by Johannes Goransson on Apr.07, 2011
What I like about this clip is the way she focuses so much on the narrative of the painting, as if the paintings were actually indeed illustrations to the story (I have in fact a copy of her illustrated version of Alice in Wonderland). One show (“The Soft Machine”) is not only based on a literary reference, but is accompanied (at least in the retrospective book I have here) by a little fairytale called “Creepscake’s Bakery” complete with “once upon a time” narrative structure. But instead of the text generating the images (as would be the normal way of seeing illustrations), it’s the other way: the images generates text.
I’m thinking about the relationship between ornament and narrative. They should be the opposite – one temporal, one spatial – but they seem to have a more interesting relationship than that. As I wrote in my post and comment to Joyelle’s post about “lowbrow” art, there’s a strong element of the ornamental in a lot of these painters, and in fact both Baseman and Rose Garcia design wallpapers for their shows (according to the receptionist at the Jonathan Levine Gallery). And in the Worringer quote and the Yellow Wallpaper (see my post below), the extreme ornamentality generates a temporal quality – not so much a plot as a violence, it swallows one up, people lose their distance and become submerged in this violence.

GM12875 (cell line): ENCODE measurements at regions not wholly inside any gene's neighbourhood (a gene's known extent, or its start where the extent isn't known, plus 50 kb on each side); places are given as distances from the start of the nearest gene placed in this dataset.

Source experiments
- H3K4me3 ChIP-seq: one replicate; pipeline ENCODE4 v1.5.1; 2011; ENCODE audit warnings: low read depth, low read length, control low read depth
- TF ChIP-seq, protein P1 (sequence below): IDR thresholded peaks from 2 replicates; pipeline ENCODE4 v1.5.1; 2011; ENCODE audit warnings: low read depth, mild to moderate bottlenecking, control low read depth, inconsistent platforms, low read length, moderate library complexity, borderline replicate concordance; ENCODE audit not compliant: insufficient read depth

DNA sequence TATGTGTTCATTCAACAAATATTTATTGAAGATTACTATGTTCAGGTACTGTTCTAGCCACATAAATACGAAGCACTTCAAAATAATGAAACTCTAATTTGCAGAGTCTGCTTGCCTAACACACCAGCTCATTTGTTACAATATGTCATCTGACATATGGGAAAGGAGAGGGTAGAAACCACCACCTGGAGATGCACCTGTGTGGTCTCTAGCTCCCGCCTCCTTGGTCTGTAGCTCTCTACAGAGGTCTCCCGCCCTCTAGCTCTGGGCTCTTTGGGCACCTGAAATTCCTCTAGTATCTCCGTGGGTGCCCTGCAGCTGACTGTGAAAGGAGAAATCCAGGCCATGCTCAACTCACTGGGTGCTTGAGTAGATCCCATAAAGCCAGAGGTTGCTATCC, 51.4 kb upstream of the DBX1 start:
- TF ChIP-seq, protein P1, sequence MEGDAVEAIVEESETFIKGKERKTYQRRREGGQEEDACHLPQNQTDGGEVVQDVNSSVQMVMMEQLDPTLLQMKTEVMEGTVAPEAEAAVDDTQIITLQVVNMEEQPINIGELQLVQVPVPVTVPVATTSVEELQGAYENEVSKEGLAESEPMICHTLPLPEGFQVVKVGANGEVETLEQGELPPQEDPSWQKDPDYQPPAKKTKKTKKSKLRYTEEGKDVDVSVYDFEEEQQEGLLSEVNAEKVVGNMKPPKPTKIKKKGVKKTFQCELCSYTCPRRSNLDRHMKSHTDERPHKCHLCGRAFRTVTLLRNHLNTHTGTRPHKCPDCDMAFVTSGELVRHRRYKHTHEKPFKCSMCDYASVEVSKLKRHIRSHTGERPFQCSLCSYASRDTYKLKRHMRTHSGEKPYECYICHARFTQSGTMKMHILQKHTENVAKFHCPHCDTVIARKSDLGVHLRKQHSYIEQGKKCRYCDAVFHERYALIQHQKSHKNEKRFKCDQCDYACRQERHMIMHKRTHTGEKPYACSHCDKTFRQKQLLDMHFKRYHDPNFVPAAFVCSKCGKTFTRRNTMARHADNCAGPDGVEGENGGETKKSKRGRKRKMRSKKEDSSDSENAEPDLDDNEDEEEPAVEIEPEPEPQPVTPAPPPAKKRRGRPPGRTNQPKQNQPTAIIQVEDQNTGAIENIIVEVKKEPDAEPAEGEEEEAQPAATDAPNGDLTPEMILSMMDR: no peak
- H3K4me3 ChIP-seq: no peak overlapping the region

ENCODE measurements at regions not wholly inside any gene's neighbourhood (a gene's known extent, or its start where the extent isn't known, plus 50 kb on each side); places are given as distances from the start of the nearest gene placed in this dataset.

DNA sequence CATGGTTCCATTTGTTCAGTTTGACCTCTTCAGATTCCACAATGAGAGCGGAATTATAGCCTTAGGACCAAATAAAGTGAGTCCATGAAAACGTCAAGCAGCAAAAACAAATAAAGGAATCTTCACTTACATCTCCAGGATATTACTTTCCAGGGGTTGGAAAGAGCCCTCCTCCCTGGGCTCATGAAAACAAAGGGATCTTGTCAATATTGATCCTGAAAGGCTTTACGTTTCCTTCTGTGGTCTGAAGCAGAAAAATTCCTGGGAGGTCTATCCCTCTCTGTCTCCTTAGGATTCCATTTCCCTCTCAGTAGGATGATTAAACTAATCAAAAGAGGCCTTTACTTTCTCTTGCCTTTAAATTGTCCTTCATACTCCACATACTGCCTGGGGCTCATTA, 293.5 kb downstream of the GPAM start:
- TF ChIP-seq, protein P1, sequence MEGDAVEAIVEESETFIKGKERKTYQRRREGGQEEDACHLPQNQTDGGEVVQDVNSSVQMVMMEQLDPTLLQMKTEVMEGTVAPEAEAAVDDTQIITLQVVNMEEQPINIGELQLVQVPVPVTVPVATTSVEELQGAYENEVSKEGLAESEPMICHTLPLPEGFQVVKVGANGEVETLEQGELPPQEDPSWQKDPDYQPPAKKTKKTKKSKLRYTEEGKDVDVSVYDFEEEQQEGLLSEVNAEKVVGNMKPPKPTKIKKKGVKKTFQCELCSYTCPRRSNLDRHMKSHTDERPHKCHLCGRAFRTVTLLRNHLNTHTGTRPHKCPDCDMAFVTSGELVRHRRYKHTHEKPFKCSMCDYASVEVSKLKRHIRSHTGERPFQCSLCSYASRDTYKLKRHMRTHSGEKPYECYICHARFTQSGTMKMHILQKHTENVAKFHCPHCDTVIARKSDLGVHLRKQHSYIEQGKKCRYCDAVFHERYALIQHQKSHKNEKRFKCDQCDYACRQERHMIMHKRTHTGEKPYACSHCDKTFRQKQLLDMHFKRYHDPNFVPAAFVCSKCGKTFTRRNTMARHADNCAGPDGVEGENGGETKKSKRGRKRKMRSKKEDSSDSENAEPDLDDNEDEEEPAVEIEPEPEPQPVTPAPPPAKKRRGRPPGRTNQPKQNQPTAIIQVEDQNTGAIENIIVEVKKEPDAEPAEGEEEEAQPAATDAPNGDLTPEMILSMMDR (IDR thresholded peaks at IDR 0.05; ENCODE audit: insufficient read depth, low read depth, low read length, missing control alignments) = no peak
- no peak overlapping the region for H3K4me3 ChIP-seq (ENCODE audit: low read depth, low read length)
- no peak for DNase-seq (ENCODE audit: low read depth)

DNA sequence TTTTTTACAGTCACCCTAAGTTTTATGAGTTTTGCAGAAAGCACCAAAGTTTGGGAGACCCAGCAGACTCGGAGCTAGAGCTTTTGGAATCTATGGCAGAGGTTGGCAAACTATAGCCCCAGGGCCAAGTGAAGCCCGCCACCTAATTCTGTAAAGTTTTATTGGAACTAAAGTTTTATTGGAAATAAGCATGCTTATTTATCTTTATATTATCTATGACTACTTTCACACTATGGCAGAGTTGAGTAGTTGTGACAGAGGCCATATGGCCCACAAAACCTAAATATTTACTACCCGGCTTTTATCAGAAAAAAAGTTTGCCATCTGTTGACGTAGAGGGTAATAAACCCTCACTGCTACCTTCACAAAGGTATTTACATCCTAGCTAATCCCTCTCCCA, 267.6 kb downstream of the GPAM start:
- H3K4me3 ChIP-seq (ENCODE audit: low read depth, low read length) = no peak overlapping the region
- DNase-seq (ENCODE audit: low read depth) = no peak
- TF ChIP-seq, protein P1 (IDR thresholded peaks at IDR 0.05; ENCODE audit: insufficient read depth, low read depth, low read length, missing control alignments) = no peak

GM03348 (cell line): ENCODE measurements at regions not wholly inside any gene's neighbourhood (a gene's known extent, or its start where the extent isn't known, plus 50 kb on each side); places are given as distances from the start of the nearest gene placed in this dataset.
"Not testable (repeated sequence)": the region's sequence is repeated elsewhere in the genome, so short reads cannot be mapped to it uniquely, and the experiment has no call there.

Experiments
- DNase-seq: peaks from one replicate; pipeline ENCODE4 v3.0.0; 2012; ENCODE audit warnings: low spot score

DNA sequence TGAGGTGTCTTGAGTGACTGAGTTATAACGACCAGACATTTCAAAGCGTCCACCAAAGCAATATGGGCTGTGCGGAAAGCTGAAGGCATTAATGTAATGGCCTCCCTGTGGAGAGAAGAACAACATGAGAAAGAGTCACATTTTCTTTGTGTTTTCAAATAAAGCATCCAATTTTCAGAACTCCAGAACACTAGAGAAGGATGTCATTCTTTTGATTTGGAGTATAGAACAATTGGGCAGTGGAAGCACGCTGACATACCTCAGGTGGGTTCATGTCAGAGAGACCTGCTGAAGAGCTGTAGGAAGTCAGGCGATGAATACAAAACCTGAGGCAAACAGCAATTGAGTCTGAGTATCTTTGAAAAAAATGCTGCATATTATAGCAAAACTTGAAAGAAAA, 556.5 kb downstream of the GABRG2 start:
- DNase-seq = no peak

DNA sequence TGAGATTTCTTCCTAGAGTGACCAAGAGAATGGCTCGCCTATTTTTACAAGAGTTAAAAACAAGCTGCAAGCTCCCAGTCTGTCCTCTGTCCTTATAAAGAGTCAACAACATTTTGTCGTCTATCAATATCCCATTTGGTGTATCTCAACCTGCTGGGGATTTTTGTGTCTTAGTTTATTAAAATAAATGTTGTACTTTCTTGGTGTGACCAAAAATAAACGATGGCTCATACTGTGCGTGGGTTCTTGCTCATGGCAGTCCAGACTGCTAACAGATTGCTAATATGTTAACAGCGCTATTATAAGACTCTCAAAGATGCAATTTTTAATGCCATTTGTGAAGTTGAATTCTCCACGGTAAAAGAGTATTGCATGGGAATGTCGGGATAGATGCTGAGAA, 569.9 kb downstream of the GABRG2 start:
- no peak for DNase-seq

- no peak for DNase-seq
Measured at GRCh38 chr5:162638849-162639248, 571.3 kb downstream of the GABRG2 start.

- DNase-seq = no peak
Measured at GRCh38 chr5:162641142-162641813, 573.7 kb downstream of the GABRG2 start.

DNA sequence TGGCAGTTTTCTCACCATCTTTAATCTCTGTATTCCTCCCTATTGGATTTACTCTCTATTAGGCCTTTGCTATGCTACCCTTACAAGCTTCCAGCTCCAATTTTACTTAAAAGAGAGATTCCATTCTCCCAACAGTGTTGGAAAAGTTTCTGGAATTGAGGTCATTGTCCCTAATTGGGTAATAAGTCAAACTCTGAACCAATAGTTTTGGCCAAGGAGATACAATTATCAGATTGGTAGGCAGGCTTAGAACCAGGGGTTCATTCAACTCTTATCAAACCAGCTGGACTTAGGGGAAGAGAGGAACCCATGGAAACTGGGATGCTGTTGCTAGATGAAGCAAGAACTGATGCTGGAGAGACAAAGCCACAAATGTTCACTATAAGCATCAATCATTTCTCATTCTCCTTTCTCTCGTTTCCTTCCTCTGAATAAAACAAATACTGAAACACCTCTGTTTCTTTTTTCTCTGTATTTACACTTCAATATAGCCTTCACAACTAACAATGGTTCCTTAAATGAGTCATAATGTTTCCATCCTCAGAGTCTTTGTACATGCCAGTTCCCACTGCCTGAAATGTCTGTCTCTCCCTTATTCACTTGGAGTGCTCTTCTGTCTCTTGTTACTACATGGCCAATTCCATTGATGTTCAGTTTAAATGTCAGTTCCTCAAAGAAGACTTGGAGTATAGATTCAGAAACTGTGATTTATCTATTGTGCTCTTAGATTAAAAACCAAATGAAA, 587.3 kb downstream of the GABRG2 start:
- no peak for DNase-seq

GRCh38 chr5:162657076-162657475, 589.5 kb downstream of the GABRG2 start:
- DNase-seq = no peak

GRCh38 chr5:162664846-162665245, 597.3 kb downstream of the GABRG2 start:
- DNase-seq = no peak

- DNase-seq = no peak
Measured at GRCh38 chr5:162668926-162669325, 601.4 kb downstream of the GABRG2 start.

And then this quote from Rose Garcia:
“The violence should be depicted as decorative, almost abstract, because violence we don’t see is really such an abstract concept, not a concrete one. Something leaking through the veneer of order and perfection – the souls of all the dead and dying.”
Both Joyelle and I’ve been talking about the leakiness of Rose Garcia’s paintings – how everything seems saturated from a constant leaking. And here she seems to suggest that that is “violence.”
Rose Garcia’s pictures are compulsively watchable. Once I start looking at them, I just want to keep looking until my eyes go bad.
In my grotesque seminar yesterday, we had some discussion of whether Chelsey Minnis’s “Primrose” was “narrative” or not. Some students argued that the poem was an accumulation of decorative elements (props, scenery) and some suggested that it was narrative the way a horror movie is narrative – it piled up images and bodies. So perhaps what we have here is not an issue between narrative and ornamentality, or even narrative or non-narrative, but of different forms of narrative as ornamental, as opposed to the ones that are about interiority and/or God.